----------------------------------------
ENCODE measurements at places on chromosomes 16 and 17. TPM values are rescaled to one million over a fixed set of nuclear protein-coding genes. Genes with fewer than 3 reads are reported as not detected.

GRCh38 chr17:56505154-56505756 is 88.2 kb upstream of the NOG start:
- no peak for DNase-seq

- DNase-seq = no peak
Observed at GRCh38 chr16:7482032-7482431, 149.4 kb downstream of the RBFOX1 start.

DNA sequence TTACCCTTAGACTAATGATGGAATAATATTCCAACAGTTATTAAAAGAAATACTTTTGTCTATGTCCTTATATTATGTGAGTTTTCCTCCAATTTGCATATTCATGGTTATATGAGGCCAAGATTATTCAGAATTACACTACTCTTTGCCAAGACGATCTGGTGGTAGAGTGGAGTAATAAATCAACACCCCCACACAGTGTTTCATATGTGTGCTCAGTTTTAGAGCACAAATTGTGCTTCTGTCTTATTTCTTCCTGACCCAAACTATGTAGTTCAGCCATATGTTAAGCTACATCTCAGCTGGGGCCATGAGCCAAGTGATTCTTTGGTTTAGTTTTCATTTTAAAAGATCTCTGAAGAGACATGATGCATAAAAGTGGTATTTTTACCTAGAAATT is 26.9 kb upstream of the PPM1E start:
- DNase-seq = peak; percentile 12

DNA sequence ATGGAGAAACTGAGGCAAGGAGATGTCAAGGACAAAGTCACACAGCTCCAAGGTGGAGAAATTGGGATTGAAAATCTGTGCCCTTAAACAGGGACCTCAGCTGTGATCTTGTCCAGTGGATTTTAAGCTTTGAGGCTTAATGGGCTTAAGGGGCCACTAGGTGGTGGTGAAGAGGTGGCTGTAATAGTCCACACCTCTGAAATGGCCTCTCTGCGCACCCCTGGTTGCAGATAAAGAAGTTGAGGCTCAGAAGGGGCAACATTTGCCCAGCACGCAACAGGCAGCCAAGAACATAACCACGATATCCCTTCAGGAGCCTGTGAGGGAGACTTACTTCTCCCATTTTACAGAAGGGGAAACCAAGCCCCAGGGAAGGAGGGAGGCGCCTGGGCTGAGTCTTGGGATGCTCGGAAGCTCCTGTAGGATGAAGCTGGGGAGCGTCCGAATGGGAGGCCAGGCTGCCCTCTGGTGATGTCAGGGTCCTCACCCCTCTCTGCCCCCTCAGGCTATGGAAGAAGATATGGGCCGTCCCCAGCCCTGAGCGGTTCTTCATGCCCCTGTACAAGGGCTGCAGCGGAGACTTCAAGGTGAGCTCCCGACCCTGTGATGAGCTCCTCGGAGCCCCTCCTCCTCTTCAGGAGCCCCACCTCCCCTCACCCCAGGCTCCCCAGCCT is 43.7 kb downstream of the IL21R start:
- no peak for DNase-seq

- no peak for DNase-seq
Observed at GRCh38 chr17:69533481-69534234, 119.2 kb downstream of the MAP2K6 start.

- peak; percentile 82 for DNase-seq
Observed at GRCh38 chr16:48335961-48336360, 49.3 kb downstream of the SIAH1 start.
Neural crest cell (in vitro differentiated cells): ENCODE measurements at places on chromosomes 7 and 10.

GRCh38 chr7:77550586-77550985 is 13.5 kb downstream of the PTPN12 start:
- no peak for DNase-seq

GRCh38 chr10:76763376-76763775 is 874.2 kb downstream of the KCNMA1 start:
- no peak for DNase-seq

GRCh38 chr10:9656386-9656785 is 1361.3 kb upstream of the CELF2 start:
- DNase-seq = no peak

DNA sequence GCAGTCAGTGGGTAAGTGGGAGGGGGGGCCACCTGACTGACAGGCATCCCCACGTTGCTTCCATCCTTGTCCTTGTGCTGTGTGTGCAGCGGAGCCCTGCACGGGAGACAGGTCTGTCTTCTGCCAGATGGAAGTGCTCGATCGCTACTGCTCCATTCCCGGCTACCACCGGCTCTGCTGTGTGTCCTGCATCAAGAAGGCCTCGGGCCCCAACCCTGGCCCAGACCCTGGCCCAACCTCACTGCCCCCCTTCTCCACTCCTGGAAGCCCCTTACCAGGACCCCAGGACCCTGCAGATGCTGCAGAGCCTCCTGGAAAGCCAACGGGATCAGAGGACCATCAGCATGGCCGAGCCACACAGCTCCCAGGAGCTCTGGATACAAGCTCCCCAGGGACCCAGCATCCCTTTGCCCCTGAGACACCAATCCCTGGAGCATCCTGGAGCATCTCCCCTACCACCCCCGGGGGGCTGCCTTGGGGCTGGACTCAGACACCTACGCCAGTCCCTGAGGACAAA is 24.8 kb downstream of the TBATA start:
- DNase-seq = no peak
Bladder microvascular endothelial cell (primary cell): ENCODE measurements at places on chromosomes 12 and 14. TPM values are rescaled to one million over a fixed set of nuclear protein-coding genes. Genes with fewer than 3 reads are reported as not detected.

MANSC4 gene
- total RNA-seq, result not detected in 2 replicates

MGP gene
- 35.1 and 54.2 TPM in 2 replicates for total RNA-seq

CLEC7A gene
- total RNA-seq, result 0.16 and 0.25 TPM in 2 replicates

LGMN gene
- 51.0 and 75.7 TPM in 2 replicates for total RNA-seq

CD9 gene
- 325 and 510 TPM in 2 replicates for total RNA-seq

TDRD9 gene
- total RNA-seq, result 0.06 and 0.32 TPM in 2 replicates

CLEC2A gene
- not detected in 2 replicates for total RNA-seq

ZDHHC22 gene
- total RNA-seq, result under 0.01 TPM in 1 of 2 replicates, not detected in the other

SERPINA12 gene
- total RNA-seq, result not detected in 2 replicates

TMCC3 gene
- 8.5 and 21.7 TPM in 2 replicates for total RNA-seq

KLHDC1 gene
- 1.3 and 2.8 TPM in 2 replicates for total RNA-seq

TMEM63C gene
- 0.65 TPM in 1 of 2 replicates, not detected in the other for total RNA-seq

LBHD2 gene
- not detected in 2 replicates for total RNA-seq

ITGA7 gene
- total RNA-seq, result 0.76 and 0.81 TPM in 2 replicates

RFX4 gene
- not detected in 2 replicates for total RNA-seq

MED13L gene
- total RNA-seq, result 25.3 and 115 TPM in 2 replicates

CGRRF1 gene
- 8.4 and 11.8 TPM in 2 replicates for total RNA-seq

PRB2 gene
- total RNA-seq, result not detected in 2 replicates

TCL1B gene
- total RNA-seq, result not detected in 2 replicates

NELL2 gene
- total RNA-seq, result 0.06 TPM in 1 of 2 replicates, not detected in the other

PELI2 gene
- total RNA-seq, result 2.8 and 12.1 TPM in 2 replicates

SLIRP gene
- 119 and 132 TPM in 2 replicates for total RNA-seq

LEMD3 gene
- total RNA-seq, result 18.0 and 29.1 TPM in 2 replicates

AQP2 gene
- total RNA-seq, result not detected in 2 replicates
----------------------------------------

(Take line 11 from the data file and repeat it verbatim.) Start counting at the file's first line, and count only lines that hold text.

Observed at GRCh38 chr17:69533481-69534234, 119.2 kb downstream of the MAP2K6 start.